• Sunday 26th May 2019

Ethnic Discontent In Pakistan Dr Qaisar Rashid

The question is, if religion is failing in overcoming the ethnic divide in Pakistan, whether democracy is also failing in playing its role of introducing inter-ethnic harmony

Ethnicity conveys a sense of relatedness. The reference of kinship may be a common language, skin colour, geographic origin, or mode of livelihood. Ethnicity is an expression of human endeavour to live together as a community – a closed one. Ethnicity is also a source of identity: the communion should be expressed in one common avowal.

This is no denying the fact that the ethnic make-up of Pakistani society is diverse in nature. Presently, all four provinces have been experiencing ethnic discontent articulated in political language.

In Sindh, the Urdu-speaking community has recently been successful in introducing a local bodies system of their choice in the urban areas that are under their sway. Against that act, among the Sindhi speaking community especially in the rural areas there is disquiet. In Balochistan, the ethnic Baloch apprehend their marginalisation at the hands of non-Baloch, whether local or foreign. Consequently, an insurgency has been fuelled demanding a separate state of Balochistan. In Punjab, the inhabitants of South Punjab bear a grudge against the rest of Punjab for depriving their area of development. They demand that their area should be awarded the status of a separate province. In Khyber-Pakhtunkhwa, the Hazaras deem that after the change in the name of the province, they have automatically lost their identity. Hence, either the name of the province should be changed once again or they should have a separate province of their own. In short, the phrase ‘ethnic discontent’ is couched in the word ‘separate’ and actuates ethnic nationalism.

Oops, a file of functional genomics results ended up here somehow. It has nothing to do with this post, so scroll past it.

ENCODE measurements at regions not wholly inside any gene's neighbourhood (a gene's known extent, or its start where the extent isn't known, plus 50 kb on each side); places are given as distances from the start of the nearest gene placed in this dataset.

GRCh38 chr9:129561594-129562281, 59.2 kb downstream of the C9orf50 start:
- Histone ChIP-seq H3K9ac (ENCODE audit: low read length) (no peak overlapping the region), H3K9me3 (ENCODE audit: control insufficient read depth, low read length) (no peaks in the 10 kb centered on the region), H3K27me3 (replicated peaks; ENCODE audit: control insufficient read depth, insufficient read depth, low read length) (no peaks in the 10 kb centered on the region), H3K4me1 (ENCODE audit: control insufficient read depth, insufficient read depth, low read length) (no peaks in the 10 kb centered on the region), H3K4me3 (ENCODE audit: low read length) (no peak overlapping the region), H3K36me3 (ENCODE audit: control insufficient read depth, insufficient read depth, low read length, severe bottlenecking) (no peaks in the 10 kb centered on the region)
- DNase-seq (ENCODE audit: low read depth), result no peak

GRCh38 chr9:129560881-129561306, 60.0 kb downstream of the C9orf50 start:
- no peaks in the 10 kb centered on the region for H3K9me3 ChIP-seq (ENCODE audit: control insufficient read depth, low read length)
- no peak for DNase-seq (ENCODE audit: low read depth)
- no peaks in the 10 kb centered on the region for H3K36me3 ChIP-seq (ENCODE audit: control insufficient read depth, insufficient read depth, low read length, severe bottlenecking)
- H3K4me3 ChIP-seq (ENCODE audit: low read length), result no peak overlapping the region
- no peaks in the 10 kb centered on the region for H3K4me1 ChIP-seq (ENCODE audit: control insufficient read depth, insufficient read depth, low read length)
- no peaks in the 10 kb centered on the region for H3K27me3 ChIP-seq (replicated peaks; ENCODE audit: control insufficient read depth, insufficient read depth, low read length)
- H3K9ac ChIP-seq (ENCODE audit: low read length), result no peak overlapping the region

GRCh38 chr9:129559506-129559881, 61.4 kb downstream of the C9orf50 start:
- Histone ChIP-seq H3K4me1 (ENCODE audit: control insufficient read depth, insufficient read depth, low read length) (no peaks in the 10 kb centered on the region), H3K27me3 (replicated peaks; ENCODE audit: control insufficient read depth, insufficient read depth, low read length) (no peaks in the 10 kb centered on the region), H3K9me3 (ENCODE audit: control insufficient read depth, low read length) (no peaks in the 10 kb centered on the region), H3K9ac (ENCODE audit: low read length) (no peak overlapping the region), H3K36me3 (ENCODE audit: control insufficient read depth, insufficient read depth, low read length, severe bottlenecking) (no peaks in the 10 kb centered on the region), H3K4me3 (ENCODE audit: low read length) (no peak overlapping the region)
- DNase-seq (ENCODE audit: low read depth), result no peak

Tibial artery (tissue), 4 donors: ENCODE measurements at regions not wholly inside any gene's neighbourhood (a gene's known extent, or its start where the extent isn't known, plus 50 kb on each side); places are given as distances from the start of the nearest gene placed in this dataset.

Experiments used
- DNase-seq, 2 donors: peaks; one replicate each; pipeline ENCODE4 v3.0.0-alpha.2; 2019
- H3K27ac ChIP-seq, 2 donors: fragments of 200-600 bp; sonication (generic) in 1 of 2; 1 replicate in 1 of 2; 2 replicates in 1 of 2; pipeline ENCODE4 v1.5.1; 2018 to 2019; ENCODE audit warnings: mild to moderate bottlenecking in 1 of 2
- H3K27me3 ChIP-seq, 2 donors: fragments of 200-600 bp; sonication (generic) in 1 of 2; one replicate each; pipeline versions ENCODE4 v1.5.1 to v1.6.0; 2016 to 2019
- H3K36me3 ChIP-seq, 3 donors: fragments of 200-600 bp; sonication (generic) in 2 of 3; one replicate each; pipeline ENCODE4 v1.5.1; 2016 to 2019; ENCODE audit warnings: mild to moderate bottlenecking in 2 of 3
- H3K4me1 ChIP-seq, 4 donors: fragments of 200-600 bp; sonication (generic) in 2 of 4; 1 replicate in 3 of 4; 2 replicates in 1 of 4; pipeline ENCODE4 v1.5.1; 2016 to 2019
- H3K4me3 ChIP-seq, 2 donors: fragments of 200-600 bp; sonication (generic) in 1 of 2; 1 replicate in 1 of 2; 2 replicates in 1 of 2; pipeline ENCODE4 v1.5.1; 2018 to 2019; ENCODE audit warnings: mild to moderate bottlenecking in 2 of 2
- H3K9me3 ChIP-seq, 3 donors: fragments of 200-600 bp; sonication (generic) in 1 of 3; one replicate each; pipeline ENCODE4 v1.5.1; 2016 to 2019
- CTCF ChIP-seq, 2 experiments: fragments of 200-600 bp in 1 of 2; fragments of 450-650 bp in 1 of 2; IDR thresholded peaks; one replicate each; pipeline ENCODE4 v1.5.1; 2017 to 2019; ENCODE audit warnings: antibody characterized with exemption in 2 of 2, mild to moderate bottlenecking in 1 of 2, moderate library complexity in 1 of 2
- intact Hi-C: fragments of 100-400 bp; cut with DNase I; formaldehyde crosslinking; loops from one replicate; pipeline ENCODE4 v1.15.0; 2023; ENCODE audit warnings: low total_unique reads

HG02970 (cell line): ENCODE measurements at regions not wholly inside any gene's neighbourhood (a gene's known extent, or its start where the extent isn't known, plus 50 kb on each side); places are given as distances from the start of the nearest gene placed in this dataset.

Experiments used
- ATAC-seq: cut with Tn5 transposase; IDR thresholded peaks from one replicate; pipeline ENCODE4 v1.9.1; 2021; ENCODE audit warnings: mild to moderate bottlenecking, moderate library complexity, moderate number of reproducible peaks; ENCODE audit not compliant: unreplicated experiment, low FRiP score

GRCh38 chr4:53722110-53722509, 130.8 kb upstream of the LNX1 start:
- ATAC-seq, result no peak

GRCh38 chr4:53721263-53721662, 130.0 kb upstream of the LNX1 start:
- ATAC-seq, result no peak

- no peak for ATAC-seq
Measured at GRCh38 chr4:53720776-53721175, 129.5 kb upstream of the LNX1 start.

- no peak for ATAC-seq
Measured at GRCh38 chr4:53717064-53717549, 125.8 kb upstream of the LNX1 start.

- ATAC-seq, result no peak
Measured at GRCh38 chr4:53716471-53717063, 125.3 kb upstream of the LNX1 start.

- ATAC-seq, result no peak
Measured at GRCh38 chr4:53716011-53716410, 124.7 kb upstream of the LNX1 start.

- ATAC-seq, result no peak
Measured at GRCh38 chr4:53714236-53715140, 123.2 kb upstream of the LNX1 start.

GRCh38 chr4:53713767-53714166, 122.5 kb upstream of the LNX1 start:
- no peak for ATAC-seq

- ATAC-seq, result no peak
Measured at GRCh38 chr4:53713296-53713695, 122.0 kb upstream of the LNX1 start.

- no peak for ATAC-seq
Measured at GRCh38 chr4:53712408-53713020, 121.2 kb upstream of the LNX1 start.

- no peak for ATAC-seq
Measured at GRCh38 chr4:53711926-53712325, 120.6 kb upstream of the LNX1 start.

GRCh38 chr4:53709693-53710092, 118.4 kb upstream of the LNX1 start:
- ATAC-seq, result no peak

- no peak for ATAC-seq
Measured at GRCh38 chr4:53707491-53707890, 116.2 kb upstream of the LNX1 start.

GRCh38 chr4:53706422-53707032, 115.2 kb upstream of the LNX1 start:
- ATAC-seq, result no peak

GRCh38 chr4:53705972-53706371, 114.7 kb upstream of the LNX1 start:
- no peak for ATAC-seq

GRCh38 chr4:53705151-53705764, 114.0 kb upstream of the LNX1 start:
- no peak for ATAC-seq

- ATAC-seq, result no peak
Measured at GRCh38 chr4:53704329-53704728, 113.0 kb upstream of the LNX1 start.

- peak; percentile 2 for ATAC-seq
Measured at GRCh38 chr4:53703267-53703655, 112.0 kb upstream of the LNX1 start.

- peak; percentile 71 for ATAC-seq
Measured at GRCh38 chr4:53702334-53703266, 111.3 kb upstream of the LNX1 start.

In a way, ethnic discontent in Pakistan – a federation – in not a phenomenon taking place spontaneously between different ethnic communities but it is owing to the actions of the state. Misplaced priorities, concentration of legislative and financial powers in the Centre, and intervention in provincial affairs by the state have played a major role in promoting ethnic discontent in Pakistan. The question is, whether the emergence of ethnic discontent is degenerating or rejuvenating Pakistan.

In the ethnic context of Pakistan, one thing is positive: the chances of ancient hatreds bequeathing from the time before 1947 do not exist. Nevertheless, signs are there that after 1947 ancient hatreds are being produced. For instance, the six points articulated by Sardar Akhtar Mengal depict that an ancient hatred has been piling up between the ethnic Baloch and the rest of Pakistan. The trend is perilous and omens bad for Pakistan.

It is surprising to note that people (representing different ethnicities) living together for years, if not for centuries, forget their coexistence and resort to ethnic hatred, which is later on translated into ethnic violence. Different countries have tried to tackle ethnic discontent in different ways.

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